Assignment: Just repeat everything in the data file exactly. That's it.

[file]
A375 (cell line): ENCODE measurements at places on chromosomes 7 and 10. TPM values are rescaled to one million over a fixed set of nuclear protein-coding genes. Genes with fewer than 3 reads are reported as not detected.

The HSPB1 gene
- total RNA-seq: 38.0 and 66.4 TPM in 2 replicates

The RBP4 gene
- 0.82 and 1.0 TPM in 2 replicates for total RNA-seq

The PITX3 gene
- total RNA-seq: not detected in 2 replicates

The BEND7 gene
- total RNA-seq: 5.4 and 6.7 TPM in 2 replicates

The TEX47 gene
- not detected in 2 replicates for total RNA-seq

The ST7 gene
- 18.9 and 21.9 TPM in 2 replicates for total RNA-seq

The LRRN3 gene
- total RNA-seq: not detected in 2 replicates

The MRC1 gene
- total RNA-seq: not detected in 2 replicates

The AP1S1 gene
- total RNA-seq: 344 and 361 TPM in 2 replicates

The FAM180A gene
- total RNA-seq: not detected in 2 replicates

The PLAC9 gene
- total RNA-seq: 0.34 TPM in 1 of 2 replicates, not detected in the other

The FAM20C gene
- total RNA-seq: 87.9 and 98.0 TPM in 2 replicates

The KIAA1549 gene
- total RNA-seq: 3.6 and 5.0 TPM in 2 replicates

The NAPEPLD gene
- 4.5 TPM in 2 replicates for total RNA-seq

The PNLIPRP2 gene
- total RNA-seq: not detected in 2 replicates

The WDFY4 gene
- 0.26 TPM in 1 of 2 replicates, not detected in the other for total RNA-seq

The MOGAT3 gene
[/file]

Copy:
A375 (cell line): ENCODE measurements at places on chromosomes 7 and 10. TPM values are rescaled to one million over a fixed set of nuclear protein-coding genes. Genes with fewer than 3 reads are reported as not detected.

The HSPB1 gene
- total RNA-seq: 38.0 and 66.4 TPM in 2 replicates

The RBP4 gene
- 0.82 and 1.0 TPM in 2 replicates for total RNA-seq

The PITX3 gene
- total RNA-seq: not detected in 2 replicates

The BEND7 gene
- total RNA-seq: 5.4 and 6.7 TPM in 2 replicates

The TEX47 gene
- not detected in 2 replicates for total RNA-seq

The ST7 gene
- 18.9 and 21.9 TPM in 2 replicates for total RNA-seq

The LRRN3 gene
- total RNA-seq: not detected in 2 replicates

The MRC1 gene
- total RNA-seq: not detected in 2 replicates

The AP1S1 gene
- total RNA-seq: 344 and 361 TPM in 2 replicates

The FAM180A gene
- total RNA-seq: not detected in 2 replicates

The PLAC9 gene
- total RNA-seq: 0.34 TPM in 1 of 2 replicates, not detected in the other

The FAM20C gene
- total RNA-seq: 87.9 and 98.0 TPM in 2 replicates

The KIAA1549 gene
- total RNA-seq: 3.6 and 5.0 TPM in 2 replicates

The NAPEPLD gene
- 4.5 TPM in 2 replicates for total RNA-seq

The PNLIPRP2 gene
- total RNA-seq: not detected in 2 replicates

The WDFY4 gene
- 0.26 TPM in 1 of 2 replicates, not detected in the other for total RNA-seq

The MOGAT3 gene